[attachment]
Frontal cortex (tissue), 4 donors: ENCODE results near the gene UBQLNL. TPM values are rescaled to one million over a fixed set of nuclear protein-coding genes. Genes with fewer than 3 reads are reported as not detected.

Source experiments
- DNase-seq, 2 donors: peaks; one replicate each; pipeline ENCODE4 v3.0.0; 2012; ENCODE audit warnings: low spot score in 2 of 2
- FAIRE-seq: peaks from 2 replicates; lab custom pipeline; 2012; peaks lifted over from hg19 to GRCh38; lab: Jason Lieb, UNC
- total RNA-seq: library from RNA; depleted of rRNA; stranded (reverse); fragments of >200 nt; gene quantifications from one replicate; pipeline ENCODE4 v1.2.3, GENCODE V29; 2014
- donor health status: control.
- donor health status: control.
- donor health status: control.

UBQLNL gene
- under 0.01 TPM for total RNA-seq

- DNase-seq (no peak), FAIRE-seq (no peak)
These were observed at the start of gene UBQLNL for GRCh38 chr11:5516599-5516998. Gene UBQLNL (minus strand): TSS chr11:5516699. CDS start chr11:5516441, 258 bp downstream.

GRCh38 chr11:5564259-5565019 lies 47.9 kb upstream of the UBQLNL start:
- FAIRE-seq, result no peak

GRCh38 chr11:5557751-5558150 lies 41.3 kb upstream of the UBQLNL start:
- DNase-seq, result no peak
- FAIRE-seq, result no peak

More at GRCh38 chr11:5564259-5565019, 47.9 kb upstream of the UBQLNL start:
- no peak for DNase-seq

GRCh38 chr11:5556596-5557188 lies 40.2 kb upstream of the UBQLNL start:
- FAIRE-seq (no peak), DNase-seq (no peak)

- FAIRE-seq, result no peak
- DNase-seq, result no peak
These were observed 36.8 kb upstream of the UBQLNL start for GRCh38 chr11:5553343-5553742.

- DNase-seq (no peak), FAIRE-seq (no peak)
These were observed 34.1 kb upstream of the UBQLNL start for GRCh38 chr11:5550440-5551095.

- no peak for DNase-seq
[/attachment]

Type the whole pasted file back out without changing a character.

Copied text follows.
Frontal cortex (tissue), 4 donors: ENCODE results near the gene UBQLNL. TPM values are rescaled to one million over a fixed set of nuclear protein-coding genes. Genes with fewer than 3 reads are reported as not detected.

Source experiments
- DNase-seq, 2 donors: peaks; one replicate each; pipeline ENCODE4 v3.0.0; 2012; ENCODE audit warnings: low spot score in 2 of 2
- FAIRE-seq: peaks from 2 replicates; lab custom pipeline; 2012; peaks lifted over from hg19 to GRCh38; lab: Jason Lieb, UNC
- total RNA-seq: library from RNA; depleted of rRNA; stranded (reverse); fragments of >200 nt; gene quantifications from one replicate; pipeline ENCODE4 v1.2.3, GENCODE V29; 2014
- donor health status: control.
- donor health status: control.
- donor health status: control.

UBQLNL gene
- under 0.01 TPM for total RNA-seq

- DNase-seq (no peak), FAIRE-seq (no peak)
These were observed at the start of gene UBQLNL for GRCh38 chr11:5516599-5516998. Gene UBQLNL (minus strand): TSS chr11:5516699. CDS start chr11:5516441, 258 bp downstream.

GRCh38 chr11:5564259-5565019 lies 47.9 kb upstream of the UBQLNL start:
- FAIRE-seq, result no peak

GRCh38 chr11:5557751-5558150 lies 41.3 kb upstream of the UBQLNL start:
- DNase-seq, result no peak
- FAIRE-seq, result no peak

More at GRCh38 chr11:5564259-5565019, 47.9 kb upstream of the UBQLNL start:
- no peak for DNase-seq

GRCh38 chr11:5556596-5557188 lies 40.2 kb upstream of the UBQLNL start:
- FAIRE-seq (no peak), DNase-seq (no peak)

- FAIRE-seq, result no peak
- DNase-seq, result no peak
These were observed 36.8 kb upstream of the UBQLNL start for GRCh38 chr11:5553343-5553742.

- DNase-seq (no peak), FAIRE-seq (no peak)
These were observed 34.1 kb upstream of the UBQLNL start for GRCh38 chr11:5550440-5551095.

- no peak for DNase-seq